Nolan’s assignment to the Frontline program will pair him with a familiar face: Fellow Minnesota U.S. Rep. Tim Walz chairs the initiative. As part of the effort, Nolan’s campaign will have to ramp up its fundraising, volunteer recruitment and online networking.
U.S. Rep. Keith Ellison is pressing President Obama to ramp up diplomatic efforts to reach a cease-fire in the Israeli-Palestinian conflict.
In a letter to Obama and Secretary of State John Kerry, Ellison and several other House Democrats call for an immediate end to the “cycle of violence” in the region.
“Past experience indicates that the current conflict will likely end with a new cease-fire. Ground troops, air strikes, and rockets do not lead to permanent peace in the Middle East,” the letter reads. “The United States government, together with international partners, must redouble our efforts to urge all parties to avoid further loss of life on both sides by coming to a cease-fire.”
The lawmakers praised Israel for its “willingness to agree to the terms of the [cease-fire] agreement” proposed by Egypt, which Hamas has rejected. Their letter also criticizes Hamas for “indiscriminately launching thousands of rockets into Israel.”
The lawmakers also urge the Obama administration to reopen peace talks in the Middle East.
“Additional diplomacy is necessary to save lives and create lasting peace,” the lawmakers write. “… a final status agreement in which both Israelis and Palestinians can live in peace and security is urgent and necessary.”
The Republican challengers in Minnesota’s two most competitive congressional races are attracting more donations from high-ranking members of Congress.
During the months of April, May and June, Eighth Congressional District candidate Stewart Mills III attracted contributions from the leadership PACs of new House Majority Whip Steve Scalise of Louisiana, Senate Minority Leader Mitch McConnell of Kentucky, House Ways and Means Committee Chairman Dave Camp of Michigan, House Oversight and Government Reform Committee Chairman Darrell Issa of California and Cathy McMorris Rodgers of Washington, chair of the House Republican Conference.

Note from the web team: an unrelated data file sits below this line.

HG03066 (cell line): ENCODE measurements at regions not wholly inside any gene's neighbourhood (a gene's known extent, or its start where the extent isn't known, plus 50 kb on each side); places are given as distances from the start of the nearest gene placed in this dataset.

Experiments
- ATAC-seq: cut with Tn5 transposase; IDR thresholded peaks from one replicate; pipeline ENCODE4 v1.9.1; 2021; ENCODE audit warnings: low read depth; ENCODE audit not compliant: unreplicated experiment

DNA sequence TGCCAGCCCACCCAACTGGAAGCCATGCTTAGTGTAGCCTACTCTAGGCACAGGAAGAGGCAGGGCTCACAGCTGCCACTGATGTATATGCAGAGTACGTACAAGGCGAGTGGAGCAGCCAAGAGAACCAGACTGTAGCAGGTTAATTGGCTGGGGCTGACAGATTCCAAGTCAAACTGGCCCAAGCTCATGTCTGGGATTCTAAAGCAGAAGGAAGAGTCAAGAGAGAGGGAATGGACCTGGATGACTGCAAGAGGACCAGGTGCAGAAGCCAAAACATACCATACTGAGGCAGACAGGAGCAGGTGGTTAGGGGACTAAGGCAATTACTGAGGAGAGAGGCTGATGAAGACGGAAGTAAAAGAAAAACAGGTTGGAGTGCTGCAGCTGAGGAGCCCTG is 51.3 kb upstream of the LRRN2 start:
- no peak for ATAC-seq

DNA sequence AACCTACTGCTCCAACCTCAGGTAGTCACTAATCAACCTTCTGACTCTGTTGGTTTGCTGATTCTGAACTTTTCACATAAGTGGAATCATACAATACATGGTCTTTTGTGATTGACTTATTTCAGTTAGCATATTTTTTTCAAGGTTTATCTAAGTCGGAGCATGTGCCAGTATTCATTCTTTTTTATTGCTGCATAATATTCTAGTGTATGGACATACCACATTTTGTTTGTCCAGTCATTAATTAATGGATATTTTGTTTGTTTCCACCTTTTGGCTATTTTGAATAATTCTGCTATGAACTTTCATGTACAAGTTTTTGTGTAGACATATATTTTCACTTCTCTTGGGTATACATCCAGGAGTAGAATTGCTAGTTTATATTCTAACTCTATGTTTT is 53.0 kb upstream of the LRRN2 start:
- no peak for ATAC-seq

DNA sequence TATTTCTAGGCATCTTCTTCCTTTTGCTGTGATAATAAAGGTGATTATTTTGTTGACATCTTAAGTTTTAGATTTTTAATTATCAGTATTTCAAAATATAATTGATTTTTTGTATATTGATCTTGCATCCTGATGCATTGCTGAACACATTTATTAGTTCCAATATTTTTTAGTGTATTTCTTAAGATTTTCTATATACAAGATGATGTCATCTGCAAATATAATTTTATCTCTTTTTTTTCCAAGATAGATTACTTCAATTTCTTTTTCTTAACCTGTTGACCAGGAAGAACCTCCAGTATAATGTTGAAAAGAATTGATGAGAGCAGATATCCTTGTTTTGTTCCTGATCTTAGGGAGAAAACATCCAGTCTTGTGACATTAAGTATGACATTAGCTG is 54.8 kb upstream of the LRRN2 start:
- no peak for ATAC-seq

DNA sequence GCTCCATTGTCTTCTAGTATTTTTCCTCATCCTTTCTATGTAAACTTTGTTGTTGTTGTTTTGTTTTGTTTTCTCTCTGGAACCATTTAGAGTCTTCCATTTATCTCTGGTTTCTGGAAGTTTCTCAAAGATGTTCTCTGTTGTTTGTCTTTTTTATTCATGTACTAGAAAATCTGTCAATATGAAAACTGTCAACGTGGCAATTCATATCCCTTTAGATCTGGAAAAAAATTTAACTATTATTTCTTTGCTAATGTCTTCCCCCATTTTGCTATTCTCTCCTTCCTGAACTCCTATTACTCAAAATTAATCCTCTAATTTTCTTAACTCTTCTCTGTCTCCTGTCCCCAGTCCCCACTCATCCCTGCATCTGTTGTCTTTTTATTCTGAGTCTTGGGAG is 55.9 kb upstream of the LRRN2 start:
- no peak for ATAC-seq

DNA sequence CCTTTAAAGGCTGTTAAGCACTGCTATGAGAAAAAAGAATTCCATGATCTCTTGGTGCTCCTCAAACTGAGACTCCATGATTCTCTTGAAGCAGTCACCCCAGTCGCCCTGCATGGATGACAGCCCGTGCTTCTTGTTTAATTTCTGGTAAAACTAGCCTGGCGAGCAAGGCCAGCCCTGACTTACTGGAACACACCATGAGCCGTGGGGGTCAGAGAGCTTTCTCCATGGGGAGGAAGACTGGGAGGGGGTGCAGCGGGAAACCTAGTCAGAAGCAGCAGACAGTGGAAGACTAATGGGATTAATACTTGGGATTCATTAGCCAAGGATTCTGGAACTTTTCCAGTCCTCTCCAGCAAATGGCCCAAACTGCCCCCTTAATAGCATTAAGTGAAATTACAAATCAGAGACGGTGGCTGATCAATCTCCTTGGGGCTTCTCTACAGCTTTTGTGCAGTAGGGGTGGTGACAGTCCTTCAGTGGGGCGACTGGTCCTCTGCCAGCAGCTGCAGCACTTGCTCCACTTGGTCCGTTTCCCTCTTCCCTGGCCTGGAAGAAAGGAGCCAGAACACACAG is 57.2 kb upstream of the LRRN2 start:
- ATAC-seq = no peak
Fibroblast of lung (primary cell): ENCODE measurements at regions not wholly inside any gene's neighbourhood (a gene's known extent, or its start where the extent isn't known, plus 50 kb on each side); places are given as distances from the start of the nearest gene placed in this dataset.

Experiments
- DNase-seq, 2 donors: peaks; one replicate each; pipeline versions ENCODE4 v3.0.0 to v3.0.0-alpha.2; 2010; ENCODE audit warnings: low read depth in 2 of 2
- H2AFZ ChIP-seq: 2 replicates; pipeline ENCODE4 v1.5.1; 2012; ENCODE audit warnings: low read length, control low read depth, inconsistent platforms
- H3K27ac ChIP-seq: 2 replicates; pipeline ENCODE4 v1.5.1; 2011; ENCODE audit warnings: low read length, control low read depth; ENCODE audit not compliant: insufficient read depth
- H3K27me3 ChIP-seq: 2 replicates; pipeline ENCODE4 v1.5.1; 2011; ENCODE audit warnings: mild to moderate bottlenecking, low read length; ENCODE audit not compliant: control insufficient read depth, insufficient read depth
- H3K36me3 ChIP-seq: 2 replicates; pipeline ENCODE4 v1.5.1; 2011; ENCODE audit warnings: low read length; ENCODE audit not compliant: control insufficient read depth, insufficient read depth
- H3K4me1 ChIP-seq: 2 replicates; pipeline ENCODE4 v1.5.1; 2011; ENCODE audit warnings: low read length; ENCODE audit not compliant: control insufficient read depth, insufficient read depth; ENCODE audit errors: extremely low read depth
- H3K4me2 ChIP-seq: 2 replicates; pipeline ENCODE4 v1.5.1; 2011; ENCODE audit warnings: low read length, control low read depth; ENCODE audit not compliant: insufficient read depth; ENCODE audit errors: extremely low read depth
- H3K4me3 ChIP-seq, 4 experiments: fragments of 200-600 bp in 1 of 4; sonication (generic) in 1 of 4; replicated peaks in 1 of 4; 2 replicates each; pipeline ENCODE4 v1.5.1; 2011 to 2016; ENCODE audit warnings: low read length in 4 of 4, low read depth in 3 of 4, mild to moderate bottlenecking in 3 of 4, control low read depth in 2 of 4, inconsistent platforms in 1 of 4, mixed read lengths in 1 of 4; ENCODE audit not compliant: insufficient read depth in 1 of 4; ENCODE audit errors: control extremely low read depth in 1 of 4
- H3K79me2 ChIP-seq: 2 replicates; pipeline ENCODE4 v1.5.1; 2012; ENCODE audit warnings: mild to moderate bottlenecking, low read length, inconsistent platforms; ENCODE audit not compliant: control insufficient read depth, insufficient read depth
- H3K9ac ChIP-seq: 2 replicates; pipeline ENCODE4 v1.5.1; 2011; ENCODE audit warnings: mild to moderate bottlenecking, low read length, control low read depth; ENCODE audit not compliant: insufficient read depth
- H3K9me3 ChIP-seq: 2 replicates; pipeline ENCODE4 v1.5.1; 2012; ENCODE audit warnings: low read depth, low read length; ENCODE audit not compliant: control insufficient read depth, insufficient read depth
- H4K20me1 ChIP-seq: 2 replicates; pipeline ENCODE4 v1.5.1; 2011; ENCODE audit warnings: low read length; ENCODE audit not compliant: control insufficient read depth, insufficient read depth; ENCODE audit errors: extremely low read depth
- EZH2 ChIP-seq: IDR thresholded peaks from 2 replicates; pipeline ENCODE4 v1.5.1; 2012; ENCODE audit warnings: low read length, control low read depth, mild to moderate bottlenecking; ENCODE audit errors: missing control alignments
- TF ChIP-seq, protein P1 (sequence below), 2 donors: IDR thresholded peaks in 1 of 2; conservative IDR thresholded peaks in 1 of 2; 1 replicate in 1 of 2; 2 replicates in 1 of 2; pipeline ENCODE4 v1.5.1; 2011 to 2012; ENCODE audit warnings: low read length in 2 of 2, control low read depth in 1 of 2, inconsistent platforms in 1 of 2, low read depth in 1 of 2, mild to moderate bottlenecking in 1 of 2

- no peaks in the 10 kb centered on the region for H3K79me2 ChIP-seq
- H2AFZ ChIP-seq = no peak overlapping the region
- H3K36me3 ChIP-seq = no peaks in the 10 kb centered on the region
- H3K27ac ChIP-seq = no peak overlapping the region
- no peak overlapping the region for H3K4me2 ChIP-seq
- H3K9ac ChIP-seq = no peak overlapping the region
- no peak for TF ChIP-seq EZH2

In the state's Seventh District, state Sen. Torrey Westrom picked up donations from the PACs of Scalise, Camp, House Energy and Commerce Committee Chairman Fred Upton of Michigan and outgoing House Majority Leader Eric Cantor of Virginia.
House Speaker John Boehner’s campaign committee also donated to the Mills and Westrom campaigns.
Westrom and Mills had the best fundraising stretches of their campaigns after the National Republican Congressional Committee promoted them to the top tier of its “Young Guns" program. The designation sends a signal to sitting members of Congress that the challengers are promising candidates.
The incumbents in the races, Democratic Reps. Rick Nolan in the Eighth and Collin Peterson in the Seventh, also had their best fundraising quarters of the election cycle and still hold cash-on-hand leads over their challengers.
|Vikings (7)||Health care (1)|
|1st District (140)||2nd District (138)|
|3rd District (112)||4th District (83)|
|5th District (161)||6th District (532)|
|Funding (667)||Health care (241)|
|Minnesota U.S. senators (571)||Minnesota campaigns (1474)|
|Minnesota congressional (808)||Minnesota governor (1682)|
|Minnesota legislature (1993)||Minnesota state senators (838)|
|National campaigns (481)||President Obama (397)|
|State budgets (831)||Celebrities (1)|
|Anoka (1)||Fridley (1)|
|2012 Presidential election (323)||7th District (99)|
|8th District (213)||NHL news (1)|
|Gov. Tim Pawlenty (455)||Political ads (96)|
|Recount (97)||Gov. Mark Dayton (1242)|
|Democrats (1095)||Republicans (1271)|
|Morning Hot Dish newsletter (86)||Sept11 (1)|
|Public safety (2)||Marriage Amendment News (1)|
|Voter ID News (2)||Budget news (4)|